Closed Bug 101273 Opened 18 years ago Closed Last year
Alternative to mbox storage format to avoid "compact folders" and speed up message processing
(1) Each folder be a separate directory. (2) With each folder have a status file that is nothing more than a list of message "names" (3) Each message comes in and is stored as a separate file. Inbox ---------------------------- | | | | status file msg1 msg2 msgX So, for the folder "Inbox" (1) create a directory "Inbox" (2) create a "index file" in the Inbox directory --------------------------------- (1) As each email come in, store it in it's own file within the Inbox directory (2) update the index file with the email name by appending the email name at the end of the list ------------------------------ (1) As each email is deleted or moved, delete the email file from the Inbox directory (2) Delete the email name from the index file and delete the empty slot (compressing the file) Savings: (1) This will completely eliminate the need to "compact folders" (2) Since each email is it's own file, it makes it much easier to move the email around from folder to folder and delete.
Not sure why this was filed under editor core ... over to MailNews
Assignee: kin → mscott
Component: Editor: Core → Mail Back End
Product: Browser → MailNews
QA Contact: sujay → esther
Or at least offer the option to TURN OFF comapct folder. I'm using NTFS filesystem comression and that is sufficient enough for me.
Reporter : storing each mail as an individual file is a very bad idea when there are more than a few hundred files involved, especially if the files are small. For instance : my 20GB Fat32 hard drive has 16kb allocation units. This is quite normal. Every file will occupy a multiple of 16kb on the disk. A 29kb file will occupy 32kb, a 33kb file will occupy 48kb, etc. More importantly, a 1kb file (like, say, an e-mail) will occupy 16 kb. 2000 2kb files will occupy approx 32000kb. 32 Megabytes of disk space to store 4 Megabytes of data. This is not very efficient. This can be a real issue with newsgroups, where it is not unusual to have several thousand messages on disk at once for some groups. In addition, once you get over several thousand files in one directory, the OS itself will start to creak. Have you ever tried to browse a directory with several hundred thousand files in it? I have. The OS shells involved (WinNT4 and Win2k) didn't like it - the systems hung. They might have started moving again once they'd finished processing the file list, but after 20 minutes I gave up waiting. It's not a good idea to leave that kind of trap lying around for users to blunder into. Marking WONTFIX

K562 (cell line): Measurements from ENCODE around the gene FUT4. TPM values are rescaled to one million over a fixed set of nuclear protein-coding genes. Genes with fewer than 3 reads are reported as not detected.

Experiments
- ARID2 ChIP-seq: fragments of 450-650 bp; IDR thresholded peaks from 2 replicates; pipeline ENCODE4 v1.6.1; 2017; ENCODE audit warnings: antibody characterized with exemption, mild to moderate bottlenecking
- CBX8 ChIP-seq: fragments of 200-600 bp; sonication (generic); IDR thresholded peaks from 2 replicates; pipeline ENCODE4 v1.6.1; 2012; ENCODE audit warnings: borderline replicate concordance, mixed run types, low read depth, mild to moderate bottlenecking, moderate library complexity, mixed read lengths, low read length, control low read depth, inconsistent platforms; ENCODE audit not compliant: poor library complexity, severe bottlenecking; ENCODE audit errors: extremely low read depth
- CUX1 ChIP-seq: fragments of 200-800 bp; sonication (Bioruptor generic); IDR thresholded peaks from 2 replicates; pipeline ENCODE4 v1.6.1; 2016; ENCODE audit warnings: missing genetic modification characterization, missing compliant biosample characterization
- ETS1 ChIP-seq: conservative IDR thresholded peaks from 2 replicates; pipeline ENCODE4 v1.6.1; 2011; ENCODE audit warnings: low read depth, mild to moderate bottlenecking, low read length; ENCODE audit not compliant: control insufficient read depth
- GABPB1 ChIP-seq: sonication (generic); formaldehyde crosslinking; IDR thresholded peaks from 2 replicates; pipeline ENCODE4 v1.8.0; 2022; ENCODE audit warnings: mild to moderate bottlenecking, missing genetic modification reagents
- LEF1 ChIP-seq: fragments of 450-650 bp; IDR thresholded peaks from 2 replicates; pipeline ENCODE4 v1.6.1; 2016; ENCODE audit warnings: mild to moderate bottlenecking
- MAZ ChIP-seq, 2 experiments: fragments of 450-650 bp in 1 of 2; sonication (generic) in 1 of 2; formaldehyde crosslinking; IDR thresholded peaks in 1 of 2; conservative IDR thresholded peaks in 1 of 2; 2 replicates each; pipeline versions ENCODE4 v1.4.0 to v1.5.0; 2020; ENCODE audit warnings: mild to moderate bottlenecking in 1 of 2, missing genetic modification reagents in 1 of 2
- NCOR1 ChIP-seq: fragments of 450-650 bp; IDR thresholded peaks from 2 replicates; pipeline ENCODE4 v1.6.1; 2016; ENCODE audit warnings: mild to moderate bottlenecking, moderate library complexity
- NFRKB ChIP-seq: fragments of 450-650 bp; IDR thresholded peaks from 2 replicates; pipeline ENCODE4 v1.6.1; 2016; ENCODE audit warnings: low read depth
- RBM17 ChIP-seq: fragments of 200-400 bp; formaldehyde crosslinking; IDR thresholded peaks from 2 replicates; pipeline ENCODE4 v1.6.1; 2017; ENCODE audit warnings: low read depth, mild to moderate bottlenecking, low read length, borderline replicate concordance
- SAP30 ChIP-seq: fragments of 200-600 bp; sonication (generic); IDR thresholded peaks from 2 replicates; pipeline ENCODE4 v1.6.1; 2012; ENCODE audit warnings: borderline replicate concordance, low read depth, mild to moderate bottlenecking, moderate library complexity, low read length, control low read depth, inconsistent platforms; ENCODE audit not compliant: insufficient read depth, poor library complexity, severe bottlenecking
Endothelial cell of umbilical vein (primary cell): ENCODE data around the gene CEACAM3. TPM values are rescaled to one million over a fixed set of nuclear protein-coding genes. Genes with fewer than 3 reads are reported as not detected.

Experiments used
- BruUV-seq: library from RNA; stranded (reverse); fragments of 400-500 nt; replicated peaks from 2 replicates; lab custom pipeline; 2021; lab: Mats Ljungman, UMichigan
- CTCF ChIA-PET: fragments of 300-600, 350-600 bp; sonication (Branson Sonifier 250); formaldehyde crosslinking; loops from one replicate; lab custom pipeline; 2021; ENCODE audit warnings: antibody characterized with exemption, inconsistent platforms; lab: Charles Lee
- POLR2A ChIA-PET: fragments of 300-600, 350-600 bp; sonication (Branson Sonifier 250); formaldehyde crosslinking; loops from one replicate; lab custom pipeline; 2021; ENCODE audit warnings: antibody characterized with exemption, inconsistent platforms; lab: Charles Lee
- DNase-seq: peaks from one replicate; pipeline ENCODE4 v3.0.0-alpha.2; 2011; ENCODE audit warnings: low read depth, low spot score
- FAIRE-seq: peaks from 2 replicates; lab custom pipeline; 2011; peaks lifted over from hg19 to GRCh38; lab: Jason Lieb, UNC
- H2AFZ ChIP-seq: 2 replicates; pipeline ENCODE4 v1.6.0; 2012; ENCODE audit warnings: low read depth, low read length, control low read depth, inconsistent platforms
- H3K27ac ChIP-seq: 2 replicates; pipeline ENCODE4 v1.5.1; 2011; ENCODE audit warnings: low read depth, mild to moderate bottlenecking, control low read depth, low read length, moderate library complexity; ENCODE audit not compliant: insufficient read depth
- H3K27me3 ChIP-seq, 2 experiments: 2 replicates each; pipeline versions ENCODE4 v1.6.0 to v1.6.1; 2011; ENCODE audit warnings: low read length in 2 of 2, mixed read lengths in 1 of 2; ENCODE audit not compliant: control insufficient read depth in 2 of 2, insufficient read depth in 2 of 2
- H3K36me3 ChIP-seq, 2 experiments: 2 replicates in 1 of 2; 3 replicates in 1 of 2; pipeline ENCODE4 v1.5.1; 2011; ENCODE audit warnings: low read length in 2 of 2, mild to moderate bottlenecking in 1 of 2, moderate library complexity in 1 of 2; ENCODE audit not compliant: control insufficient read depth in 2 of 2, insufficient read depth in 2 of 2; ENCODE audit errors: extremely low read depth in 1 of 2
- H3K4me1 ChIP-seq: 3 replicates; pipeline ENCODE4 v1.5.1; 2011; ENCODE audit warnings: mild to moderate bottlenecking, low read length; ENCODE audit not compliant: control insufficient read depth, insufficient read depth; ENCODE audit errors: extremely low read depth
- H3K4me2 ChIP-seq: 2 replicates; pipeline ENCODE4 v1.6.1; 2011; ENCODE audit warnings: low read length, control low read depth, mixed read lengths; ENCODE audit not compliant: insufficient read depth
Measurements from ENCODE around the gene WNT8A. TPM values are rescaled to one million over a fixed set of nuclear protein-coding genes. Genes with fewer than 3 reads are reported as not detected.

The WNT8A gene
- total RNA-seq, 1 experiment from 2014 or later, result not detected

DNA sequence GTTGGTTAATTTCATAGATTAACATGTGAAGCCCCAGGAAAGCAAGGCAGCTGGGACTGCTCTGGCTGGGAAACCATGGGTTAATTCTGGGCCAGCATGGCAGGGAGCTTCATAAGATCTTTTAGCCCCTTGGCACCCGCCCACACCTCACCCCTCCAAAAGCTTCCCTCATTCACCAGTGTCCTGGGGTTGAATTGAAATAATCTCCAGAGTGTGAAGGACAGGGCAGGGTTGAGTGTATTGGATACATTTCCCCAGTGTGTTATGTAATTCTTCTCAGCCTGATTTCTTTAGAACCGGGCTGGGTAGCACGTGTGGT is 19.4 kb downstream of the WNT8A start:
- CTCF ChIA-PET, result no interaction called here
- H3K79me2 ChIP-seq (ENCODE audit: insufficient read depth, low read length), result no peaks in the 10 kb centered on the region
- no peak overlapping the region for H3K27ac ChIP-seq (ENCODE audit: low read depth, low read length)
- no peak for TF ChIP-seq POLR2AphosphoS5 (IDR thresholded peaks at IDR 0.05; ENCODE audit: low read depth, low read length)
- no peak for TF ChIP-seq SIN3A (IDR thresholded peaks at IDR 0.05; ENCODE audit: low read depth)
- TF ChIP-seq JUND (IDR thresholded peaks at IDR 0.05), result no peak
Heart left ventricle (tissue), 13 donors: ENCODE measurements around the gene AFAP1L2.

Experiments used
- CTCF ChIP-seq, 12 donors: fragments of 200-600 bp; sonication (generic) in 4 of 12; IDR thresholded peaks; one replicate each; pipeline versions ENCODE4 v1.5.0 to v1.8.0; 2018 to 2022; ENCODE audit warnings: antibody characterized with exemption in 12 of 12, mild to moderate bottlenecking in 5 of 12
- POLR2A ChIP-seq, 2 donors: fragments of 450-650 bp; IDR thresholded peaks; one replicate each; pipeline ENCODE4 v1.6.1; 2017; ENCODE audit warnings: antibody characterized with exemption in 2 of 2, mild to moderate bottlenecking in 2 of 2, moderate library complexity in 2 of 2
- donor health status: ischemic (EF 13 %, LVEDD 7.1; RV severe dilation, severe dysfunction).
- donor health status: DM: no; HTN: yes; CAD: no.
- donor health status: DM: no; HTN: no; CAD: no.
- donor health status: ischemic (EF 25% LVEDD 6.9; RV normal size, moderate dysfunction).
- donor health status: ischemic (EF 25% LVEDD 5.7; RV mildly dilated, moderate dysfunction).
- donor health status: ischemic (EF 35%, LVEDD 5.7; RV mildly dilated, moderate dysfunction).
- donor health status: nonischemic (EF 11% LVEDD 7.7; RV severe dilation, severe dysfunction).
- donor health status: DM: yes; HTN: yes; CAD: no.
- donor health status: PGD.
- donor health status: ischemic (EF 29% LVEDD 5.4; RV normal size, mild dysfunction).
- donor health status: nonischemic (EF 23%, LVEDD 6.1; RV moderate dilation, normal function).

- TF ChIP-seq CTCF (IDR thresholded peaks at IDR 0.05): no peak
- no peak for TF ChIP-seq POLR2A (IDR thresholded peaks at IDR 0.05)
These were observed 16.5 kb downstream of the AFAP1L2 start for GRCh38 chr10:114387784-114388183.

Status: UNCONFIRMED → RESOLVED
Closed: 18 years ago
Resolution: --- → WONTFIX
Oh well, it sounded good to me since the mainframe world has been doing it for over 20 years (before PC's). At McDonnell Douglas, we had the whole campus on mainframe email (PROFS) which handled 500,000 employees !!
Juicy tidbit of info: Meijer (http://www.meijer.com) still uses PROFS for their large grocery team's communications system. Adding David, but I think this will just get verified as won'tfix.
yeah, won't fix - we use berkeley mailbox format because it's a standard, and the benefits outweigh the drawbacks. And switching would be an large undertaking.
Status: RESOLVED → VERIFIED
*** Bug 133172 has been marked as a duplicate of this bug. ***
This would be solved by bug 845952
Status: VERIFIED → RESOLVED
Closed: 18 years ago → Last year
Resolution: WONTFIX → DUPLICATE
Summary: Eliminate the need to "compact folders" and speed up message processing → Alternative to mbox storage format to avoid "compact folders" and speed up message processing
Duplicate of bug: maildirblockers
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